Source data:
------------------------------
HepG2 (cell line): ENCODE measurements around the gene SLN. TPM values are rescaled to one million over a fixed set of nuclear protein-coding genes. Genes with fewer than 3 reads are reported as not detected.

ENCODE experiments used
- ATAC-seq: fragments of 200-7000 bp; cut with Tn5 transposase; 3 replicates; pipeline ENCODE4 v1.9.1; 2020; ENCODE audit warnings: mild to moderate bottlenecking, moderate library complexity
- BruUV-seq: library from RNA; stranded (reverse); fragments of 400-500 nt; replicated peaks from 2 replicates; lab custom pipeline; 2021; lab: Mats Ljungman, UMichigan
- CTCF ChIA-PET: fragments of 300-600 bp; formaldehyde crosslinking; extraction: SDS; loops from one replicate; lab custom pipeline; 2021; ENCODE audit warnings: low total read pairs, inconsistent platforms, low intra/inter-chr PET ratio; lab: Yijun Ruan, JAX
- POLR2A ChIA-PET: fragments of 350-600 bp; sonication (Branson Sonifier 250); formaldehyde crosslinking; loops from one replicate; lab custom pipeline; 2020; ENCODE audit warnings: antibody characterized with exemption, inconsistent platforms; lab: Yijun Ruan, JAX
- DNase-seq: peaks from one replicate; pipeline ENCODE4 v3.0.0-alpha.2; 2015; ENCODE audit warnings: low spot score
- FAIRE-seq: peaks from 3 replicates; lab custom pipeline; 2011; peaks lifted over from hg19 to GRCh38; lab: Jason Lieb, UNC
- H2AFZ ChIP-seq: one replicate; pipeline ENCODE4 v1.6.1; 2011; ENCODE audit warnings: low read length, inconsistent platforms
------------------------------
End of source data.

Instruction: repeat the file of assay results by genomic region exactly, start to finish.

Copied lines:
HepG2 (cell line): ENCODE measurements around the gene SLN. TPM values are rescaled to one million over a fixed set of nuclear protein-coding genes. Genes with fewer than 3 reads are reported as not detected.

ENCODE experiments used
- ATAC-seq: fragments of 200-7000 bp; cut with Tn5 transposase; 3 replicates; pipeline ENCODE4 v1.9.1; 2020; ENCODE audit warnings: mild to moderate bottlenecking, moderate library complexity
- BruUV-seq: library from RNA; stranded (reverse); fragments of 400-500 nt; replicated peaks from 2 replicates; lab custom pipeline; 2021; lab: Mats Ljungman, UMichigan
- CTCF ChIA-PET: fragments of 300-600 bp; formaldehyde crosslinking; extraction: SDS; loops from one replicate; lab custom pipeline; 2021; ENCODE audit warnings: low total read pairs, inconsistent platforms, low intra/inter-chr PET ratio; lab: Yijun Ruan, JAX
- POLR2A ChIA-PET: fragments of 350-600 bp; sonication (Branson Sonifier 250); formaldehyde crosslinking; loops from one replicate; lab custom pipeline; 2020; ENCODE audit warnings: antibody characterized with exemption, inconsistent platforms; lab: Yijun Ruan, JAX
- DNase-seq: peaks from one replicate; pipeline ENCODE4 v3.0.0-alpha.2; 2015; ENCODE audit warnings: low spot score
- FAIRE-seq: peaks from 3 replicates; lab custom pipeline; 2011; peaks lifted over from hg19 to GRCh38; lab: Jason Lieb, UNC
- H2AFZ ChIP-seq: one replicate; pipeline ENCODE4 v1.6.1; 2011; ENCODE audit warnings: low read length, inconsistent platforms